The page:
We Tracked Our Kegels For 3 Days — & Here's What You Should Know

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If you took a comprehensive middle school health class, you might remember hearing about kegel exercises but may never have given them a try. Performed by repetitively flexing and relaxing the muscles that control urination, kegels are an effective way to maintain pelvic floor health, which can deteriorate due to age, surgeries, or childbirth. And though you can definitely do kegels without the assistance of one of the tools that claim to help women locate those hard-to-find muscles, we decided to practice them with the Elvie Kegel Trainer for three days. The verdict? We loved how the Elvie syncs with our phone, transforming the kegels into an interactive game while tracking our progress as we got stronger.
To be sure we understood the benefits and potential drawbacks of kegel tools like the Elvie, we spoke with Kimberly Sackheim, DO, a clinical assistant professor of rehabilitation medicine at NYU Langone’s Rusk Rehabilitation. Check out our full interview below to learn more about pelvic floor health and the best ways to improve it.
What are kegel exercises and what are their benefits?
"Kegels are exercises that contract and strengthen the pelvic floor, which supports the bladder, uterus, rectum, and intestines. They can also help to control any urinary incontinence, pelvic floor pain symptoms, as well as constipation, diarrhea, and rectal discomfort. Likewise, kegels can aid pelvic spasms and painful sex. They're recommended for patients who have organ prolapse or who've recently given birth (which can cause pelvic floor weakening)."
How would you define "pelvic floor health" and why is it important to maintain?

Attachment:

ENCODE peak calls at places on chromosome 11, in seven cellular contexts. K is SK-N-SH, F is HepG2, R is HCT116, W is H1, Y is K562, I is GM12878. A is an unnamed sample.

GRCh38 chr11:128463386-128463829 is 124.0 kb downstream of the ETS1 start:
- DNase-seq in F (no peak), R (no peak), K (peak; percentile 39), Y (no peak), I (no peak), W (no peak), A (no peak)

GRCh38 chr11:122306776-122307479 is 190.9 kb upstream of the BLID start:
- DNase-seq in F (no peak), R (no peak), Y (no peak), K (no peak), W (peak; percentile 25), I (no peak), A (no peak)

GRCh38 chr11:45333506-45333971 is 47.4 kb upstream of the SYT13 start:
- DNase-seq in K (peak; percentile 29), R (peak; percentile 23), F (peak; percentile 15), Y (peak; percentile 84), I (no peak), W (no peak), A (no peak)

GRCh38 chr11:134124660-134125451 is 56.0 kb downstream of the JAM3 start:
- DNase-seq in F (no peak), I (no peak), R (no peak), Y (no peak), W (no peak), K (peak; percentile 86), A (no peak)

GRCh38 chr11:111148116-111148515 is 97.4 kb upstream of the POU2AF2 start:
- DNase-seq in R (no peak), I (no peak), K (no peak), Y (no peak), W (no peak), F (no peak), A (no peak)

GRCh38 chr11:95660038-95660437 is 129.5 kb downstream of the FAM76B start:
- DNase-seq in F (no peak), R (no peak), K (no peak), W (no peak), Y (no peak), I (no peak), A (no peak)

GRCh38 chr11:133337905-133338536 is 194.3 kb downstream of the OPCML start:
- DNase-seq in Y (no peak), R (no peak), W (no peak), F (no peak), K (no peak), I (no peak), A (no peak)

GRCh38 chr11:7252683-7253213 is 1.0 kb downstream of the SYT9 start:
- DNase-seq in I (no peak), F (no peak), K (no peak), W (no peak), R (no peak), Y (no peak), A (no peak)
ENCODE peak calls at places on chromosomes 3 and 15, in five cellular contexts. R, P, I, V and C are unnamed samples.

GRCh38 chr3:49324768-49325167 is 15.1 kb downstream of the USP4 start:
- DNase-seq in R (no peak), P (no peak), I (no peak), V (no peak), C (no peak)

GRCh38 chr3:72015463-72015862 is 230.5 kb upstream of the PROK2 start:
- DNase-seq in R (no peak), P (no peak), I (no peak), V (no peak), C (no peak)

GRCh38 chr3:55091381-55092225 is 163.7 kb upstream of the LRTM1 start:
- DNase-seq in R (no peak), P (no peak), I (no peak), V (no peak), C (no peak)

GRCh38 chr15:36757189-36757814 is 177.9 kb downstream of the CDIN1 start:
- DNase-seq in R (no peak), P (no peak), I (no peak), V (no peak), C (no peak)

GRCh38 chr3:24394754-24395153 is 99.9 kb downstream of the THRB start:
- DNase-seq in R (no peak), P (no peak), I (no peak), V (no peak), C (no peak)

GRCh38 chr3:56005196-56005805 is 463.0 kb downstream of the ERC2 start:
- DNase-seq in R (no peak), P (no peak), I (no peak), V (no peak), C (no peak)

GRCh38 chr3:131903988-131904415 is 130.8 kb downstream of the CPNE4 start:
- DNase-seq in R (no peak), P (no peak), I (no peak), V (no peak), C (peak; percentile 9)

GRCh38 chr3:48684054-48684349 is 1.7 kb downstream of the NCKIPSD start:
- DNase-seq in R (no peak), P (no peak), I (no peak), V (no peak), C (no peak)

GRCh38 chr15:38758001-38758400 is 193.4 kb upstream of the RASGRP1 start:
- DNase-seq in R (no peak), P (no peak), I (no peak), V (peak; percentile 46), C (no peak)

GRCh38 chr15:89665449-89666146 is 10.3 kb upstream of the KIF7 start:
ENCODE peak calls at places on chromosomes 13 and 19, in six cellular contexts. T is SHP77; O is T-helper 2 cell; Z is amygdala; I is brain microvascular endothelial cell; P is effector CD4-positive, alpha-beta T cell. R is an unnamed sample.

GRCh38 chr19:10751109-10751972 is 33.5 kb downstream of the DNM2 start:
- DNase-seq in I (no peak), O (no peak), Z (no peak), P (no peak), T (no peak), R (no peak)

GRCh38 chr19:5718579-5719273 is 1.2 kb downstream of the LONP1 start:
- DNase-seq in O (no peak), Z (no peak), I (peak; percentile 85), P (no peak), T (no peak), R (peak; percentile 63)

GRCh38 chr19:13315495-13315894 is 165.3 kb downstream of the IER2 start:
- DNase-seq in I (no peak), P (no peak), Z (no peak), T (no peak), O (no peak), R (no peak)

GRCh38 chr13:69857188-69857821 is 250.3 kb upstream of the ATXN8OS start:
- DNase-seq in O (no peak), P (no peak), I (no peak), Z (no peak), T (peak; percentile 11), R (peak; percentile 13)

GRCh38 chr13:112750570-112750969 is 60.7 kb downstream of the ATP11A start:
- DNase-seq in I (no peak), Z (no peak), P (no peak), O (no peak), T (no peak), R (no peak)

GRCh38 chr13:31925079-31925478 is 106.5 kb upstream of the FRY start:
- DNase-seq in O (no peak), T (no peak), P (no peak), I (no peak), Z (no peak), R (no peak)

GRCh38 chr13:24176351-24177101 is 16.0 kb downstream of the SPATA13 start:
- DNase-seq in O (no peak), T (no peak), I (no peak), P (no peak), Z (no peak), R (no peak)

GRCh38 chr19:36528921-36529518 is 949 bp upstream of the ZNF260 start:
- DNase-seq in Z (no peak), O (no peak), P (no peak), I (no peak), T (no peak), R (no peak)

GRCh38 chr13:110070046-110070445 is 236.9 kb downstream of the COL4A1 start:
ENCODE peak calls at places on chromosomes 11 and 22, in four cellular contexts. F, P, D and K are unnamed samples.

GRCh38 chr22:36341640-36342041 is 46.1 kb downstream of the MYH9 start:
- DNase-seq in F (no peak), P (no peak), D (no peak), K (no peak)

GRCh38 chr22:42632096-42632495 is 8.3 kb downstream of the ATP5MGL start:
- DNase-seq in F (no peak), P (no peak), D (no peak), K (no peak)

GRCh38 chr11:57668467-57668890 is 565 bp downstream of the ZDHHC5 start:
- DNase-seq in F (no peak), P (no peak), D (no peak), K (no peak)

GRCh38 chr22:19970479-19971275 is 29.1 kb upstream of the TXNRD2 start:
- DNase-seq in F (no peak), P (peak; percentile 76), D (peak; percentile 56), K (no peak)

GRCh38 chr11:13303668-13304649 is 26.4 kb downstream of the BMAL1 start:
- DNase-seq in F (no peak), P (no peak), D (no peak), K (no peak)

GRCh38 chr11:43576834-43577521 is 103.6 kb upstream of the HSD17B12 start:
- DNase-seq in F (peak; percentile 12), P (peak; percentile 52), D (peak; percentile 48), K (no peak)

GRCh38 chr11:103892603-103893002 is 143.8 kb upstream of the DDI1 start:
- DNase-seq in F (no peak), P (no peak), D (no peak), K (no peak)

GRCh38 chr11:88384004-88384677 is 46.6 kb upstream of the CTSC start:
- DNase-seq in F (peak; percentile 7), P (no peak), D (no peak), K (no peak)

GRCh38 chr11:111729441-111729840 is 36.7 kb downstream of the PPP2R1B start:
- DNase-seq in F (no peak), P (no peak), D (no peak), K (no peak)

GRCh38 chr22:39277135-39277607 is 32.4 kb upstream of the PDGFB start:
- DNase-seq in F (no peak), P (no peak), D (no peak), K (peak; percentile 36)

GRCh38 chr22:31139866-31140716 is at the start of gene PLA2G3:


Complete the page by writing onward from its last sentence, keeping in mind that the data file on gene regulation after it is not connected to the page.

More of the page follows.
"A healthy pelvic floor doesn't have spasming, urinary leaking, or organ prolapse. It won't experience pain while resting or during intercourse, and its muscles respond appropriately during urination or holding urine. Childbirth, age, and surgeries can weaken pelvic floor muscles, so it's important to strengthen them since they affect the intestines, bladder, uterus, and rectum."
Is it more effective to use tools that supposedly help you do kegel exercises, rather than do them on your own?
"It is hard to isolate these muscles, so working with a specialist in pelvic floor therapy is optimal. Stopping your urine midstream helps to identify the pelvic floor muscles, but you shouldn't do this chronically, as it can lead to issues as well. It is best to do these exercises with an empty bladder once you are able to isolate the muscles appropriately.
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"Some devices can make it easier for women to isolate the pelvic floor muscles, though they can also make your muscles work in an unnatural way. You can always use a finger or vaginal cone if absolutely needed. I personally think it's best and most in line with our normal body mechanics not to use a device, if possible. On the other hand, biofeedback can make the exercise more efficient and effective in improving pelvic floor strength."
If you do use a tool, how soon can you expect results?
"Results vary per patient."
Are there any risks or dangers to doing kegel exercises?
"Do not regularly stop urine flow, since this can lead to issues. Once you figure out where the muscles are and how to activate them, try doing this with an empty bladder, but don't overdo it. Just like with any exercise, you can get sore muscles. Exercise caution if you experience any pain in the vaginal region, abdomen, or spine — these may be signs that you could be doing them incorrectly."
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